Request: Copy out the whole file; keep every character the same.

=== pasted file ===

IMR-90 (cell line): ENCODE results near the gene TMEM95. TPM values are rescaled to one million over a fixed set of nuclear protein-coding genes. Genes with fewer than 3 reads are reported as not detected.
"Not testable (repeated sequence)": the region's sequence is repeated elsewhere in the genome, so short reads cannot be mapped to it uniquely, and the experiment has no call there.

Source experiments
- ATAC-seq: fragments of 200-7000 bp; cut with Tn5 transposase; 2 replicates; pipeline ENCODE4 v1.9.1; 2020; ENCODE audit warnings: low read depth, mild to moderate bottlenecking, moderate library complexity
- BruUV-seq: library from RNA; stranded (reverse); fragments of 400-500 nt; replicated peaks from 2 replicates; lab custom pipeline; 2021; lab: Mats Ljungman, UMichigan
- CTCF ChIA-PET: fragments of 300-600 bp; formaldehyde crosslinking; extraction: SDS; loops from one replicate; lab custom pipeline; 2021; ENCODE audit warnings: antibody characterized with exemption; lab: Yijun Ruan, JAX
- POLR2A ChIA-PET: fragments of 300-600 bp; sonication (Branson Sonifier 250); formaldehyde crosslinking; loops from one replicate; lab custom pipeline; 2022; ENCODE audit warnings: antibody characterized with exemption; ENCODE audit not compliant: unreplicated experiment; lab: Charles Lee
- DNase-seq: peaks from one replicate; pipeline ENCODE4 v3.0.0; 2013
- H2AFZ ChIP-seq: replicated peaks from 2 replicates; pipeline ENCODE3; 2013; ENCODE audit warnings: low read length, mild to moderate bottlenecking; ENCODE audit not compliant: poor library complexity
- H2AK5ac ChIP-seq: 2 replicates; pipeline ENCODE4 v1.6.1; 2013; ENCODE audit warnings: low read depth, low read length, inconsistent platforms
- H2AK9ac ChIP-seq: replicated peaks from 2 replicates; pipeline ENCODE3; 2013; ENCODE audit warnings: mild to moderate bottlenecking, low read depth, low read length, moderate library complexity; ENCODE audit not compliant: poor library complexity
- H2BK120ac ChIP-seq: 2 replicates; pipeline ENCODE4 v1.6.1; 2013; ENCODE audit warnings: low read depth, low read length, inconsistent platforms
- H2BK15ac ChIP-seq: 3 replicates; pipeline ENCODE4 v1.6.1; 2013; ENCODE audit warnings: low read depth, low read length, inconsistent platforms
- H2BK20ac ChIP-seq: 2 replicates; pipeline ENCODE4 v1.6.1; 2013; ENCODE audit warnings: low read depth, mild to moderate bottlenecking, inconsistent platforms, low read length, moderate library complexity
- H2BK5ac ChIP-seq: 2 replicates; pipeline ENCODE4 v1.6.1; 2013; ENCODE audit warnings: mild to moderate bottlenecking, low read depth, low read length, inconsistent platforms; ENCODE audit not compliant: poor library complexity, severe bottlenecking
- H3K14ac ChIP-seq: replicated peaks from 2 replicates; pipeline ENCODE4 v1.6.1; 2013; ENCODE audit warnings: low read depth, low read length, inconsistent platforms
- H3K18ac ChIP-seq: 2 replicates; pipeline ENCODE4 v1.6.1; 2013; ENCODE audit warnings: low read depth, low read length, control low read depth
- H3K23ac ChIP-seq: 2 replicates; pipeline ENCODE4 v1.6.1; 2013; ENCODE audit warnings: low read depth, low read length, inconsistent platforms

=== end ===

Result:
IMR-90 (cell line): ENCODE results near the gene TMEM95. TPM values are rescaled to one million over a fixed set of nuclear protein-coding genes. Genes with fewer than 3 reads are reported as not detected.
"Not testable (repeated sequence)": the region's sequence is repeated elsewhere in the genome, so short reads cannot be mapped to it uniquely, and the experiment has no call there.

Source experiments
- ATAC-seq: fragments of 200-7000 bp; cut with Tn5 transposase; 2 replicates; pipeline ENCODE4 v1.9.1; 2020; ENCODE audit warnings: low read depth, mild to moderate bottlenecking, moderate library complexity
- BruUV-seq: library from RNA; stranded (reverse); fragments of 400-500 nt; replicated peaks from 2 replicates; lab custom pipeline; 2021; lab: Mats Ljungman, UMichigan
- CTCF ChIA-PET: fragments of 300-600 bp; formaldehyde crosslinking; extraction: SDS; loops from one replicate; lab custom pipeline; 2021; ENCODE audit warnings: antibody characterized with exemption; lab: Yijun Ruan, JAX
- POLR2A ChIA-PET: fragments of 300-600 bp; sonication (Branson Sonifier 250); formaldehyde crosslinking; loops from one replicate; lab custom pipeline; 2022; ENCODE audit warnings: antibody characterized with exemption; ENCODE audit not compliant: unreplicated experiment; lab: Charles Lee
- DNase-seq: peaks from one replicate; pipeline ENCODE4 v3.0.0; 2013
- H2AFZ ChIP-seq: replicated peaks from 2 replicates; pipeline ENCODE3; 2013; ENCODE audit warnings: low read length, mild to moderate bottlenecking; ENCODE audit not compliant: poor library complexity
- H2AK5ac ChIP-seq: 2 replicates; pipeline ENCODE4 v1.6.1; 2013; ENCODE audit warnings: low read depth, low read length, inconsistent platforms
- H2AK9ac ChIP-seq: replicated peaks from 2 replicates; pipeline ENCODE3; 2013; ENCODE audit warnings: mild to moderate bottlenecking, low read depth, low read length, moderate library complexity; ENCODE audit not compliant: poor library complexity
- H2BK120ac ChIP-seq: 2 replicates; pipeline ENCODE4 v1.6.1; 2013; ENCODE audit warnings: low read depth, low read length, inconsistent platforms
- H2BK15ac ChIP-seq: 3 replicates; pipeline ENCODE4 v1.6.1; 2013; ENCODE audit warnings: low read depth, low read length, inconsistent platforms
- H2BK20ac ChIP-seq: 2 replicates; pipeline ENCODE4 v1.6.1; 2013; ENCODE audit warnings: low read depth, mild to moderate bottlenecking, inconsistent platforms, low read length, moderate library complexity
- H2BK5ac ChIP-seq: 2 replicates; pipeline ENCODE4 v1.6.1; 2013; ENCODE audit warnings: mild to moderate bottlenecking, low read depth, low read length, inconsistent platforms; ENCODE audit not compliant: poor library complexity, severe bottlenecking
- H3K14ac ChIP-seq: replicated peaks from 2 replicates; pipeline ENCODE4 v1.6.1; 2013; ENCODE audit warnings: low read depth, low read length, inconsistent platforms
- H3K18ac ChIP-seq: 2 replicates; pipeline ENCODE4 v1.6.1; 2013; ENCODE audit warnings: low read depth, low read length, control low read depth
- H3K23ac ChIP-seq: 2 replicates; pipeline ENCODE4 v1.6.1; 2013; ENCODE audit warnings: low read depth, low read length, inconsistent platforms